-----Original Message-----From: ap-gto@yahoogroups.com[mailto:ap-gto@yahoogroups.com] Sent: Thursday, November 16, 201712:55 AMTo: ap-gto@yahoogroups.comSubject: RE: [ap-gto]Re: 12v power supply.

��The minimal specs on this device say it is "non-isolated"but they don't way if it has a common negative side��or a common positiveside.��With an ohmmeter and with no power on the device, check tosee if the + side of the input and output have less than three ohms ofresistance between them or if the - side does.��If the + side of the input and output has less than 3 ohmsthen this device will create destructive ground loops with other devices onthe same 12VDC power supply.��A fully isolated buck circuit design would be best but ifyou can't find that, having the - sides of the input and output with less than3 ohms between them would be the next safest thing.����-Christopher EricksonObservatoryengineerSummit KineticsWaikoloa, HI 96738www.summitkinetics.com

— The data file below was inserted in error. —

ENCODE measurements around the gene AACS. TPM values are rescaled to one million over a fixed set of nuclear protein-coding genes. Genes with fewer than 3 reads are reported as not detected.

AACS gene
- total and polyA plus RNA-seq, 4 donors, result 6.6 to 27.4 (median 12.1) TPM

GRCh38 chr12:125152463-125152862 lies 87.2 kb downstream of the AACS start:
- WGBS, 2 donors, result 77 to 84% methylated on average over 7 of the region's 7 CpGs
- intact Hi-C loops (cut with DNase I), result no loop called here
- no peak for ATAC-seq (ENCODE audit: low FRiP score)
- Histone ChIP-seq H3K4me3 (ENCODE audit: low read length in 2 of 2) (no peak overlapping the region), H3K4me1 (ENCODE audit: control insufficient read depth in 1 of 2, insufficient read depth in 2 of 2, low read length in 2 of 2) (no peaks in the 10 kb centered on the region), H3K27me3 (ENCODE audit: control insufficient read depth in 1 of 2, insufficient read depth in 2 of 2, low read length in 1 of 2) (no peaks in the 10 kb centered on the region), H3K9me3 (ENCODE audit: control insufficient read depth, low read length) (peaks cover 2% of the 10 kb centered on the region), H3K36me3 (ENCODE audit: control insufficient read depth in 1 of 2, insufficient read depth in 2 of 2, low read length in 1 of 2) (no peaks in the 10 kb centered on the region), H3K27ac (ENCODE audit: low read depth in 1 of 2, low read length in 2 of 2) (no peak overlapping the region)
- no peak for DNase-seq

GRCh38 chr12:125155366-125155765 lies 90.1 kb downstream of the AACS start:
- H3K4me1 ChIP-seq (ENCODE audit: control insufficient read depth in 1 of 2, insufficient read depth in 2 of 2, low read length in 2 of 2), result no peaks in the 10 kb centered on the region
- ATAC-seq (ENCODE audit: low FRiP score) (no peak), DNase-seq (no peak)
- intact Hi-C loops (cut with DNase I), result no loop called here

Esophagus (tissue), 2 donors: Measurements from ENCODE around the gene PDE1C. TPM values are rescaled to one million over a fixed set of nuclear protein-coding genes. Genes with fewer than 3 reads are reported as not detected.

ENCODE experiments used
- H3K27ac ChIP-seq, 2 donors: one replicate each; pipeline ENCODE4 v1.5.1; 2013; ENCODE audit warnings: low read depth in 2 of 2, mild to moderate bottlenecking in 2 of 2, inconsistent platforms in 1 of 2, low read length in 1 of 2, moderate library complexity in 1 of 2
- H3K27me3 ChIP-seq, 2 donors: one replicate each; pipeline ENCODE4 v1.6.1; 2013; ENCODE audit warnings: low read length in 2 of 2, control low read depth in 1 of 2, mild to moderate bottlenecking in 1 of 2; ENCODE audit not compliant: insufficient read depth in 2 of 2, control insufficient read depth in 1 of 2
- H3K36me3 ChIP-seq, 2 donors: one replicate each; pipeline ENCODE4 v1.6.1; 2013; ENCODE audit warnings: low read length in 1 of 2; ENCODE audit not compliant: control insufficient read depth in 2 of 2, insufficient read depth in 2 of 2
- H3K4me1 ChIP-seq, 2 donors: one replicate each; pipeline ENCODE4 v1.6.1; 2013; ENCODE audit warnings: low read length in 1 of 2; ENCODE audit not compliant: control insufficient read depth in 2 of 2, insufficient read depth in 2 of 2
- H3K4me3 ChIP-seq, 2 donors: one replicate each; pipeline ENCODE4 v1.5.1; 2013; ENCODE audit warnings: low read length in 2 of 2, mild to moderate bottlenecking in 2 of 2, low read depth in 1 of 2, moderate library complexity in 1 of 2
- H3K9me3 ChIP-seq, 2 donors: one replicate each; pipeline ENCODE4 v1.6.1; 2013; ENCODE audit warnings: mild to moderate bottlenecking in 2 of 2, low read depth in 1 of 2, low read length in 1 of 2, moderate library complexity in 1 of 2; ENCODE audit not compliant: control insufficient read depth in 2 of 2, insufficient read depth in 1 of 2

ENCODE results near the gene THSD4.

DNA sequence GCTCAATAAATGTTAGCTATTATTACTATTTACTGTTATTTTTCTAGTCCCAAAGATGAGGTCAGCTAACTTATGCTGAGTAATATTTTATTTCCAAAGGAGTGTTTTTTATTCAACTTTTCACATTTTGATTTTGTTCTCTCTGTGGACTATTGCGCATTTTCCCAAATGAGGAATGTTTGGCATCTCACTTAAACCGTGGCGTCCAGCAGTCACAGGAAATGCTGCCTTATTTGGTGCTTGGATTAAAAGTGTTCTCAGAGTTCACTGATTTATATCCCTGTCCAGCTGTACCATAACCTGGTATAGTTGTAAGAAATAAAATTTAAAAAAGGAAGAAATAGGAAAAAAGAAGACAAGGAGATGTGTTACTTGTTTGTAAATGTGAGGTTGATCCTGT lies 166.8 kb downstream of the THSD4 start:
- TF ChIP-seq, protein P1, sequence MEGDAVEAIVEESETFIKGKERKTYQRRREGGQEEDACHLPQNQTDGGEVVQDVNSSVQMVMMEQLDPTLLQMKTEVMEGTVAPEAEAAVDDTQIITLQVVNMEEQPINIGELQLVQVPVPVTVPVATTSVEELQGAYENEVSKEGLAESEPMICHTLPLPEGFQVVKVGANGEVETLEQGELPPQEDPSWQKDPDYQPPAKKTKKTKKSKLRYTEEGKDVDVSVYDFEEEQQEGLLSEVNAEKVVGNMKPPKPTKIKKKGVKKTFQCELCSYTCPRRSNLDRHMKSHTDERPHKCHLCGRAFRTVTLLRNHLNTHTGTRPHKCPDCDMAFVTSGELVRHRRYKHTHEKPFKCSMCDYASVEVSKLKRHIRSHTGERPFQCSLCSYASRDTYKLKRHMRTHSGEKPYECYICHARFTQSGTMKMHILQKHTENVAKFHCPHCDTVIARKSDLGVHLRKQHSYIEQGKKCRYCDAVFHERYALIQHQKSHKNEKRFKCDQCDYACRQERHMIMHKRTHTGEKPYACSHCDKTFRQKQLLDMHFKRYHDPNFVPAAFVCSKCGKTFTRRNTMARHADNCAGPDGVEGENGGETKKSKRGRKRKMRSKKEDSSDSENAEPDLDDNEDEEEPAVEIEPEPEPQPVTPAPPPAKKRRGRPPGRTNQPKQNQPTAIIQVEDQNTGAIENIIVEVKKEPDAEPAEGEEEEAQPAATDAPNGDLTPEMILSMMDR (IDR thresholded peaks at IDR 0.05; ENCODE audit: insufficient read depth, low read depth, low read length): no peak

��



From: ap-gto@yahoogroups.com[mailto:ap-gto@yahoogroups.com] Sent: Wednesday, November 15, 20171:56 PMTo: ap-gto@yahoogroups.comSubject: RE: [ap-gto]Re: 12v power supply.



www.ebay.com/itm/DROK-DC-DC-6-32V-to-0-8-28V-150W-15A-Adjustable-Boost-Buck-Voltage-Regulator/152764675691?_trkparms=aid%3D555018%26algo%3DPL.SIM%26ao%3D2%26asc%3D41375%26meid%3Ded462f1e212342d8b5f9637c079b4835%26pid%3D100005%26rk%3D1%26rkt%3D6%26sd%3D322811212081&_trksid=p2047675.c100005.m1851

This??

Virus-free.www.avg.com



----------------------------

#59575 Nov 16, 2017

Woody - do you have a link to the actual�� 150w DROK regulator you are using?�� Searching last night for one to go from 13.8 DC to�� 12v DC with 10-15 amps - hasn't come up with anything.��